Oil And Gas Giants Spend Millions Lobbying To Block Climate Change Policies
By Niall McCarthy for Forbes magazine
Every year, the world's five largest publicly owned oil and gas companies spend approximately $200 million on lobbying designed to control, delay or block binding climate-motivated policy. This has caused problems for governments seeking to implement policies in the wake of the Paris Agreement which are vital in meeting climate change targets. Companies are generally reluctant to disclose such lobbying expenditure and late last week, a report from InfluenceMap used a methodology focusing on the best available records along with intensive research of corporate messaging to gauge their level of influence on initiatives to halt climate change.
BP has the highest annual expenditure on climate lobbying at $53 million, followed by Shell with $49 million and ExxonMobil with $41 million. Chevron and Total each spend around $29 million every year. InfluenceMap states that part of the lobby spend goes towards sophisticated efforts to engage politicians and the general public on environmental policies that could impact fossil fuel usage. A recent example of this is BP coordinating messages across its social media channels and advertising platforms that reframe the climate crisis as a "dual" energy challenge.
The research also found that the five companies listed support their lobbying expenditures with a financial outlay of $195 million annually for focused branding activities which suggest they support action against climate change. The most common tactics employed are drawing attention to low carbon, positioning the company as a climate expert and acknowledging climate concern while ignoring solutions. The report said that the campaigns are misleading the public given that the companies listed continue to expand their oil and gas extraction activities with only 3% of spending directed to low carbon projects. Both Shell and Chevron rejected the report's findings and reinforced their commitment to reducing greenhouse gases and addressing climate change
In Missouri, Langston Farmer Richard Oswald told the St. Louis Post-Dispatch his 160 acre farm is so besieged by water that he left. He doesn’t expect to return for a couple of weeks. “I’m no youngster,” Oswald said. “I'm 69 years old. I've lived here all my life. And I've never seen weather like this.”
−Midwest reeling from ‘bomb cyclone’ by John Bacon USA TODAY/Knoxville News Sentinel March 28, 2019
There's a 99.9999 percent chance that humans are the cause of global warming, a new study reported Monday. This means we've reached the "gold standard" for certainty, a statistical measure typically used in particle physics. Humanity burns fossil fuels such as oil, coal and gas, which release carbon dioxide (CO2) into the Earth's atmosphere and oceans. CO2 is the greenhouse gas that's most responsible for warming.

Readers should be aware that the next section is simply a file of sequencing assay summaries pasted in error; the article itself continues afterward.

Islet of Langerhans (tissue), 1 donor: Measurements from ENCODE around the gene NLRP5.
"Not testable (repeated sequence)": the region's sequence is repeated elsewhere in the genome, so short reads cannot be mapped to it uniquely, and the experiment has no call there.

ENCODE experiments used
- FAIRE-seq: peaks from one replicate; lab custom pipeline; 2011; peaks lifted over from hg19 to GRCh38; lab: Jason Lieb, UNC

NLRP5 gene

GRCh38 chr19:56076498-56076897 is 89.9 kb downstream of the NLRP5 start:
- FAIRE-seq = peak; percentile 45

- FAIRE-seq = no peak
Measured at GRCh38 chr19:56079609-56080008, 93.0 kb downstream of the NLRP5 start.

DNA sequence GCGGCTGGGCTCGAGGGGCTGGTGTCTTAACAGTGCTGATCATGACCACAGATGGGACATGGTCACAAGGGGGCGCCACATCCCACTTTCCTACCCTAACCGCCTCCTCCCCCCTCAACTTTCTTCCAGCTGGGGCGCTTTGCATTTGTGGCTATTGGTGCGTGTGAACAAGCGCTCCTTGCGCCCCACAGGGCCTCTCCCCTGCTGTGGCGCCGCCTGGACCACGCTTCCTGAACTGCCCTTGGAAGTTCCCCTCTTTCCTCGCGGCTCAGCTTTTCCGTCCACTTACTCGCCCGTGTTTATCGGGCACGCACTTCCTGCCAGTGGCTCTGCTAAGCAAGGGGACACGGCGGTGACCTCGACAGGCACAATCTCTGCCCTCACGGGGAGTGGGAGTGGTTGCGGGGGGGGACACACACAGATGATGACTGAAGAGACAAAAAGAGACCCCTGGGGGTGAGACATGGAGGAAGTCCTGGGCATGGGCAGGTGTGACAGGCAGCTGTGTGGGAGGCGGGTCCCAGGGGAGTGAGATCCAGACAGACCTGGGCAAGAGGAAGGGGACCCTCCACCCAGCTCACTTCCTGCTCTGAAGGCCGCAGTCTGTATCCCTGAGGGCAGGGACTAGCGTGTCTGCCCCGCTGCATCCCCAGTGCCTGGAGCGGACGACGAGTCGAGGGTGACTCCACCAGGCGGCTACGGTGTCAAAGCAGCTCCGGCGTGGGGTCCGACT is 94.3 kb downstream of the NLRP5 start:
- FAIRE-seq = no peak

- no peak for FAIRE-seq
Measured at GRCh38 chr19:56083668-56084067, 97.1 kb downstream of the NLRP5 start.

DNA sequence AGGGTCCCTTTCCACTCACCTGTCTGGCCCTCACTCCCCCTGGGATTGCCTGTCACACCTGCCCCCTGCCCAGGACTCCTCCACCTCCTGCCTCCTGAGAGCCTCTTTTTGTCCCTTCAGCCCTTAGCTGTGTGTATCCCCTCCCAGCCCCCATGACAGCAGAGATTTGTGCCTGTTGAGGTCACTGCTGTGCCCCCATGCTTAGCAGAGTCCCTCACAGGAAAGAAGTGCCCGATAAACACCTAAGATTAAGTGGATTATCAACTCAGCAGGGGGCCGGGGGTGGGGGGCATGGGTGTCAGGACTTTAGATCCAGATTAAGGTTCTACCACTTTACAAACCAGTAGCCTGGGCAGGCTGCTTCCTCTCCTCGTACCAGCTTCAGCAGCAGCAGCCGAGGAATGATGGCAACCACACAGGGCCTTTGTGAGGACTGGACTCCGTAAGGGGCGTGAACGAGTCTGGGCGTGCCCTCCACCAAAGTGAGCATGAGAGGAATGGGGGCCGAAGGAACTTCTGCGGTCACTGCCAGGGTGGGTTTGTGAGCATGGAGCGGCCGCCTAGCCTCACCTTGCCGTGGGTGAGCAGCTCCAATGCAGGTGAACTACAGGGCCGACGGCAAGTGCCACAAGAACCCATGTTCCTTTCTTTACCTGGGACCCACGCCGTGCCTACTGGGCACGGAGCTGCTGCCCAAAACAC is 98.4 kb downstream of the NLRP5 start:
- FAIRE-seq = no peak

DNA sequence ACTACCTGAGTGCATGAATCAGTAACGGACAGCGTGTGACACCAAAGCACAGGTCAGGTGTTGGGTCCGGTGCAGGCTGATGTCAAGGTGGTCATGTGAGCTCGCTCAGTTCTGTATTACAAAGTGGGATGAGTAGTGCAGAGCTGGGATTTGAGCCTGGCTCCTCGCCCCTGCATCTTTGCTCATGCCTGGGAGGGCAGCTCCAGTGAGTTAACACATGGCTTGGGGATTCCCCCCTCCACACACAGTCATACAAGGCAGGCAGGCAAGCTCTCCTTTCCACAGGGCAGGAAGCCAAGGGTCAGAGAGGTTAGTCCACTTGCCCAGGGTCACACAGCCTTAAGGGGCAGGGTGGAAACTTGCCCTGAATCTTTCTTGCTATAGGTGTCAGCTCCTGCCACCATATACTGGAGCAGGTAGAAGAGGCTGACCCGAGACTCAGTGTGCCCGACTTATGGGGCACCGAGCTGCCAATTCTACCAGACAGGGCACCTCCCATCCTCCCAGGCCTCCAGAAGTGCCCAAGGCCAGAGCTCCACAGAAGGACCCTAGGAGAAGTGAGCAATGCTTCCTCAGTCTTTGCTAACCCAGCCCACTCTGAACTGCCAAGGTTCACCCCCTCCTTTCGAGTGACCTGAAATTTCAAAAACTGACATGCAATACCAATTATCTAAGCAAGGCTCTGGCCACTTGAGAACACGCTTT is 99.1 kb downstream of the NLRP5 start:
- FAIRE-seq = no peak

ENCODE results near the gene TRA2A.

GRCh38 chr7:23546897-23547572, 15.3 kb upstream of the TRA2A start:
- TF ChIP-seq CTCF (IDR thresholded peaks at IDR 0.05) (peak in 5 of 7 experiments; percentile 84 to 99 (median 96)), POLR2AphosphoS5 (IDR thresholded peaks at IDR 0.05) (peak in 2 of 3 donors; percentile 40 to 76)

Study lead author Benjamin Santer of the Lawrence Livermore National Laboratory told Reuters that “the narrative out there that scientists don’t know the cause of climate change is wrong." With only a one-in-a-million chance that humans aren't the cause, it's obvious that we need to dramatically reduce our emissions of carbon dioxide, experts say. “We can’t afford to ignore such clear signals,” said Stephen Po-Chedley, a study co-author, referring to the past four decades of satellite measurements that plainly show increasing temperatures.
While not at 99 percent, the American public is getting on board with the issue: A poll last year from the Yale Program on Climate Change Communication found that 62 percent of Americans say that "global warming is caused mostly by human activities." This was a rise in 47 percent from five years earlier.
The most recent report from the United Nations' Intergovernmental Panel on Climate Change, released in 2013, put the likelihood at 95 percent. That report said that in the Northern Hemisphere, the years 1983–2012 were likely the warmest 30-year period of the past 1,400 years.
Yes, the weather has gotten weirder lately, but since we're getting used to it, we think it's normal. Who cares? Well, this means we may not recognize how dramatically and how fast the climate is changing around us, a new study suggests.
“There’s a risk that we’ll quickly normalize conditions we don’t want to normalize,” said study lead author Frances C. Moore of the University of California - Davis. “We are experiencing conditions that are historically extreme, but they might not feel particularly unusual if we tend to forget what happened more than about five years ago.”
It's similar to the "boiling frog" metaphor, which describes a frog not jumping out of slowly warming water, even though the increasing heat eventually kills him.
Moore and his research team analyzed more than 2 billion weather-related tweets and found that people have very short memories when it comes to weather: On average, people base their idea of "normal" weather on what's happened in just the past two to eight years.
"We estimate that it takes five years for changes in temperature to become completely unremarkable," Moore and her co-authors wrote in the Washington Post. In the Twitter posts, which were written between March 2014 and November 2016, scientists found that people tweet a lot when temperatures are unusual: a strangely warm March or unexpectedly freezing winter, for example.